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Many Cancer Patients Surprised by Out-of-Pocket Costs

by Paul-Martin Foss

A recent study by the Duke Cancer Institute has discovered that one-third of cancer patients end up paying more money out of pocket for their cancer treatments than they expected, even though they had health care coverage. These unexpected costs can lead to significant financial distress among cancer patients, which can contribute to increased mental and physical distress as well.

The study interviewed 300 cancer patients who had health insurance. Sixteen percent of the patients reported that they faced significant financial distress. Those who were most distressed spent about a third of their total household income on health care, not including health care premiums. Those patients who reported low financial distress spent an average of ten percent of their total household income on health care. Spending more than ten percent of household income on health care was considered to be “underinsured.”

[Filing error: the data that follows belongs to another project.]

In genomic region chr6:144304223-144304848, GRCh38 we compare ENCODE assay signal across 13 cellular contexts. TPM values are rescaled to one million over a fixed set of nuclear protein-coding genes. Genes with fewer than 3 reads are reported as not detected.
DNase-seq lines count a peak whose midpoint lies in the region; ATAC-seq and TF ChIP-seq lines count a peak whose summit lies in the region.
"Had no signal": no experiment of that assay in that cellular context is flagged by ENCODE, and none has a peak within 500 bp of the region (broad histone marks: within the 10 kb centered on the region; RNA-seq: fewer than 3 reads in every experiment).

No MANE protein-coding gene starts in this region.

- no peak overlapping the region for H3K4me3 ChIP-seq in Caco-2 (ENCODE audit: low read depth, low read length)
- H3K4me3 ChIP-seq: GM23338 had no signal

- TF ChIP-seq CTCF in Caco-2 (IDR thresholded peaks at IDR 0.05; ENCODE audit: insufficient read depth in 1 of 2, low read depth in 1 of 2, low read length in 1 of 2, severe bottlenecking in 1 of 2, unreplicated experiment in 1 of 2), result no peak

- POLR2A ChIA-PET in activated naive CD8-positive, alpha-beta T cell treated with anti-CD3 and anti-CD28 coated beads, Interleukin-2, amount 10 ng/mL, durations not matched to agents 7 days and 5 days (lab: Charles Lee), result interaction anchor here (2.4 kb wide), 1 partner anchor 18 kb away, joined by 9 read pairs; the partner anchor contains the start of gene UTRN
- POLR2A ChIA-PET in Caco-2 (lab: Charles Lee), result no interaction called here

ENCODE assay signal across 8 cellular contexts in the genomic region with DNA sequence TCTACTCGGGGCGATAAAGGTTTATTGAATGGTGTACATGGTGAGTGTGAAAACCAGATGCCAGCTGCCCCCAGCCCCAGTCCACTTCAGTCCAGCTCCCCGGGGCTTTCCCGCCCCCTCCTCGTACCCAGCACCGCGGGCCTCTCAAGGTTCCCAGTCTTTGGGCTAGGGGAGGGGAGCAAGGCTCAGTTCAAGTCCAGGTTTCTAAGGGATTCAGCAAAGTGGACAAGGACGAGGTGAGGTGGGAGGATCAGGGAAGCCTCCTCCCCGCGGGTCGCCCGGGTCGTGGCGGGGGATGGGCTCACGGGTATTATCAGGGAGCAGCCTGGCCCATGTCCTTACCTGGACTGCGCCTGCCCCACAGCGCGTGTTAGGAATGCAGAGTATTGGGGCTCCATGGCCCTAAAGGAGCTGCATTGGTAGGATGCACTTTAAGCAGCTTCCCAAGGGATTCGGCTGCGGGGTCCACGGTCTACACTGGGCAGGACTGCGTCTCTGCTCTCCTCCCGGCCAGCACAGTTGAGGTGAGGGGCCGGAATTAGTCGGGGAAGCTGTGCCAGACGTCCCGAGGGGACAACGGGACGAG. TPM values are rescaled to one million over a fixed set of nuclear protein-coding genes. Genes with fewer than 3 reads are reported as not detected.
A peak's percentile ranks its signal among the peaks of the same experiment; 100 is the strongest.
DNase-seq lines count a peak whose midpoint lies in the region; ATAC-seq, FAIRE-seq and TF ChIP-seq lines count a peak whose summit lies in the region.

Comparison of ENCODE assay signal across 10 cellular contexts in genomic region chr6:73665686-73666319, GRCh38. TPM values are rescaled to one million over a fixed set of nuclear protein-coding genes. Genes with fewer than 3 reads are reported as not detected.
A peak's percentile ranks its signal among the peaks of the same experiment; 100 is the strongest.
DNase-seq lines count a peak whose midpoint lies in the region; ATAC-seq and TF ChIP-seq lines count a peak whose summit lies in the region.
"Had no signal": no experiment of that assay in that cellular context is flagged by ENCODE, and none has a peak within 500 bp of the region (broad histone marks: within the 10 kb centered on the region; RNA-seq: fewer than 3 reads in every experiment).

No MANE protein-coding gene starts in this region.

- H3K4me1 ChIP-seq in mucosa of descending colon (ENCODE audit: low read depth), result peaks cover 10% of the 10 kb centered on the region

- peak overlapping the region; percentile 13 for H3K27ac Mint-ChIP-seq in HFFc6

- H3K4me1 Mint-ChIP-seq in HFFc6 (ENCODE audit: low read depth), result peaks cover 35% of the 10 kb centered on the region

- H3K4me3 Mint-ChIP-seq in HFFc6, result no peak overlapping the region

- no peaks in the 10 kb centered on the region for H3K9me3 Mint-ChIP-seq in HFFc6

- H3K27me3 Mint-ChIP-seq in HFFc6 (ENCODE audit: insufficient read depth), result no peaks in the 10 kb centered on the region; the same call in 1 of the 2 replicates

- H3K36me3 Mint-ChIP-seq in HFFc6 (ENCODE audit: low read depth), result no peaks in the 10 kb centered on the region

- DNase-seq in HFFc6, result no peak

Those patients who faced unexpected costs for treatment were less willing to continue paying for care, regardless of how burdened they were financially. This has ramifications for future cancer treatment and brings up the necessity of price transparency when purchasing and consuming health care.

The lack of price transparency is bad enough for people when they first choose to purchase health insurance, but the shock of having to endure unexpected costs which can run into several thousands of dollars can be a difficult hurdle to overcome. The confusion surrounding deductibles, maximum out-of-pocket expenses, etc. can impact the willingness of patients to continue treatment, with negative effects on their future health.

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